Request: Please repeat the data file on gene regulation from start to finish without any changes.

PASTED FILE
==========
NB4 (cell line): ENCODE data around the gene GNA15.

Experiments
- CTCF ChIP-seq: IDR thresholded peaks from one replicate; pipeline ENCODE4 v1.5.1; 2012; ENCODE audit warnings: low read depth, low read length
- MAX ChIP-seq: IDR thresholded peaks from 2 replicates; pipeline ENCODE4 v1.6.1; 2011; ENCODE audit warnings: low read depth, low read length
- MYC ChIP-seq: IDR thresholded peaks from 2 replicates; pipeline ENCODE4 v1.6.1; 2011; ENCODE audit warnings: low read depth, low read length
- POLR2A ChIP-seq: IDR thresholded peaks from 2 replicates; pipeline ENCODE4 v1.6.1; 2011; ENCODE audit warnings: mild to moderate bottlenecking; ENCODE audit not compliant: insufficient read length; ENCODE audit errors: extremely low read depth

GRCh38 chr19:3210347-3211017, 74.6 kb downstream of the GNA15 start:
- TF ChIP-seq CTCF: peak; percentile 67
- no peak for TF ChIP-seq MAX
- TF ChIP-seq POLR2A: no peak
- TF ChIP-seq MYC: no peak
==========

NB4 (cell line): ENCODE data around the gene GNA15.

Experiments
- CTCF ChIP-seq: IDR thresholded peaks from one replicate; pipeline ENCODE4 v1.5.1; 2012; ENCODE audit warnings: low read depth, low read length
- MAX ChIP-seq: IDR thresholded peaks from 2 replicates; pipeline ENCODE4 v1.6.1; 2011; ENCODE audit warnings: low read depth, low read length
- MYC ChIP-seq: IDR thresholded peaks from 2 replicates; pipeline ENCODE4 v1.6.1; 2011; ENCODE audit warnings: low read depth, low read length
- POLR2A ChIP-seq: IDR thresholded peaks from 2 replicates; pipeline ENCODE4 v1.6.1; 2011; ENCODE audit warnings: mild to moderate bottlenecking; ENCODE audit not compliant: insufficient read length; ENCODE audit errors: extremely low read depth

GRCh38 chr19:3210347-3211017, 74.6 kb downstream of the GNA15 start:
- TF ChIP-seq CTCF: peak; percentile 67
- no peak for TF ChIP-seq MAX
- TF ChIP-seq POLR2A: no peak
- TF ChIP-seq MYC: no peak